Permalink
I was there as well Alan :)
Post by Alan Somers
The SNIA Storage Developers' Conference was held in Santa Clara during the
last week of September. Jim Harris, John Hixon, Nick Principe, Michael
Dexter, and myself attended. As far as FreeBSD goes, here's a summary of
NVDIMM/PMEM: A lot of companies are still pushing persistent memory
products. They're getting better, but still quite vendor-specific.
Fortunately, there are standardization efforts in place. JEDEC is
standardizing the hardware (NVDIMM-N, NVDIMM-P, NVDIMM-F). Every major
memory company (but not CPU company) is on-board. SNIA is also trying to
standardize a programming model (but not the precise API). Windows and
Linux currently support it, with differences. There will probably be some
additional changes to the model.
https://static.ptbl.co/static/attachments/187585/1537988510.pdf?1537988510
. iX Systems reported some impressive benchmarks using an NVDIMM as a ZFS
slog device. Several databases are adding pmem support. A few filesystems
have some level of NVDIMM support, and the NOVA filesystem is being written
from the ground up to take full advantage of NVDIMM. For example,
directories are stored as in-memory data structures that never get
serialized. The lesson here is that FreeBSD needs to support the standard
NVDIMM programming model too.
OpenChannel SSDs: These are SSDs that expose more of their internal
implementation details to the host. Specifically, they rely on the host
for at least part of garbage collection. They also expose their multiple
internal busses to the host, so it can choose how to stripe data across
them. Overall, the programming model is surprisingly similar to that of
SMR hard drives. Unfortunately, the standard is a bit murky. Different
speakers could not even agree on whether there is a standard. This is the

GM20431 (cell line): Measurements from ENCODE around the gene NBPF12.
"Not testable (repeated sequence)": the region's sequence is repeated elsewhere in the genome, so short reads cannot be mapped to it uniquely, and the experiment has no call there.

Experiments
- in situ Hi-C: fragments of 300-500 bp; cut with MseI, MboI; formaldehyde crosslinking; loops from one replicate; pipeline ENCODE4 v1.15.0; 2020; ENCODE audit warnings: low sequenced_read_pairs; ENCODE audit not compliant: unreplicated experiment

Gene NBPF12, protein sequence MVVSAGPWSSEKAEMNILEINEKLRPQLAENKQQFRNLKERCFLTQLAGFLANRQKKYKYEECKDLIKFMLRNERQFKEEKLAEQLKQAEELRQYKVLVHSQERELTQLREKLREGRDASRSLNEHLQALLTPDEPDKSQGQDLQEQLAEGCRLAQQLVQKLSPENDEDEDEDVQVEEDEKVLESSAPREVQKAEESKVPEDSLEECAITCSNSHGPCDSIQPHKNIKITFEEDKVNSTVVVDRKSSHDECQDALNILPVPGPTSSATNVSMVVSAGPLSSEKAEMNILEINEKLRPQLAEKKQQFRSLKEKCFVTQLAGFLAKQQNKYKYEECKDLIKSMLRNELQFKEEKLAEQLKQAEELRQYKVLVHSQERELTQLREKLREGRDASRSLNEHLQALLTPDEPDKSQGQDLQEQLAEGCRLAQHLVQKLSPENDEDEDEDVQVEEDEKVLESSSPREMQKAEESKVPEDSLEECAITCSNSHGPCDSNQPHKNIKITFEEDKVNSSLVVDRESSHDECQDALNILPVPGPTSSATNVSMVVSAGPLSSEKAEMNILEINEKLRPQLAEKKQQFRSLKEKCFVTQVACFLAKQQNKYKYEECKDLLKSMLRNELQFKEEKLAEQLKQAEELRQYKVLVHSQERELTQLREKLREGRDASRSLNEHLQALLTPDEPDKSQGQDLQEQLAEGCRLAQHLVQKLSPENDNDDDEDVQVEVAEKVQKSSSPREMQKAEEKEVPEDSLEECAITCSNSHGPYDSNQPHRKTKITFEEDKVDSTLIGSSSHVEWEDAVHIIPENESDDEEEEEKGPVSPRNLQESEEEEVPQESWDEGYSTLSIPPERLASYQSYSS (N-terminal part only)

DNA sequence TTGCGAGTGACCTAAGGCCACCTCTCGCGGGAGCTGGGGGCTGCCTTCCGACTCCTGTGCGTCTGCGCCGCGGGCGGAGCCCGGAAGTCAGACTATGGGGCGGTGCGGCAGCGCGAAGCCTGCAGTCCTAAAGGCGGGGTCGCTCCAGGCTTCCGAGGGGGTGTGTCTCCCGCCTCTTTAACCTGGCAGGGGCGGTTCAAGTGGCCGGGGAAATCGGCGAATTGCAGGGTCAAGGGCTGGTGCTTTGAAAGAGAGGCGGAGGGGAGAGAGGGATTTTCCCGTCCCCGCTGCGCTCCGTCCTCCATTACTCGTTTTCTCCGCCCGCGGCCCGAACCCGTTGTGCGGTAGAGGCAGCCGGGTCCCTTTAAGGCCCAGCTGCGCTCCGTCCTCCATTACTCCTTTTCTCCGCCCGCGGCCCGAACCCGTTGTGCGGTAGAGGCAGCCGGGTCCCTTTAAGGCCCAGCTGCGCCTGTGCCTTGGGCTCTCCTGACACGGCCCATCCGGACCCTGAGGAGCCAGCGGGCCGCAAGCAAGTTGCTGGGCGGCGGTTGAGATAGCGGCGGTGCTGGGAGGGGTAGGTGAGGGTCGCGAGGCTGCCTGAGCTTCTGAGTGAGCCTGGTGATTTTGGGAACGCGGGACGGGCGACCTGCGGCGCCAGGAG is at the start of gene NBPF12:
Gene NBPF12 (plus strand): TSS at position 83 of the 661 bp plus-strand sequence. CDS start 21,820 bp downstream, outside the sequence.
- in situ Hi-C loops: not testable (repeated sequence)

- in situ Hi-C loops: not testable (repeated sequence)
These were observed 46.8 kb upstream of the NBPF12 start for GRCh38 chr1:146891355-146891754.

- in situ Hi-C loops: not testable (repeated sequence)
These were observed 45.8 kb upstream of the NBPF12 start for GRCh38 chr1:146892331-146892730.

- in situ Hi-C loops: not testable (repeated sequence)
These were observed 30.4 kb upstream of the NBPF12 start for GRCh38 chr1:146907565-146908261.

https://static.ptbl.co/static/attachments/187321/1537829929.pdf?1537829929
https://openchannelssd.readthedocs.io/en/latest/ . The lesson here is that
FreeBSD needs to plumb these devices' properties up to userland and perhaps
expose them in zonectl(8) (easy) and add filesystem support (very hard).
NVMe: If there were an award for most popular buzzword, it would've gone to
"NVMe". Everybody and their mother had something to say about it. But I
personally paid little attention (except as regards OpenChannel).
Seagate dual-actuator hard drives: Seagate is coming out with hard drives
that pack two servos into a single case. Each servo can access half of the
platters. The drive reports each servo as a separate LUN to the host.
There is little FreeBSD needs to do here. To make zfsd(8) work correctly,
we should add lun info to the drives' physical path strings. And it might
be nice if zpool(8) prevented the user from adding both LUNs of the same
physical drive to the same RAID group. But that's arguably out of our
domain.
SPDK: The storage-plane developer's kit is like Intel's version of Netmap,
but for storage. It's a say for userland programs to access storage
devices directly, bypassing the kernel. The benefits are negligible for
spinning media, but can be significant for fast NVMe drives. SPDK has
multiple backends for different I/O controllers, including some that are
kernel-based. Notably lacking is a POSIX AIO backend. That's probably the
biggest gap in its FreeBSD support.
iX Systems wrote a blog post about the conference, too. It covers
Swordfish and Samba, two topics I ignored.
https://www.ixsystems.com/blog/snia-sdc-2018/
-Alan
_______________________________________________
https://lists.freebsd.org/mailman/listinfo/freebsd-hackers
Alan Somers
2018-10-22 16:28:35 UTC
Permalink
Ahh, I didn't notice. Were you associated with your employer?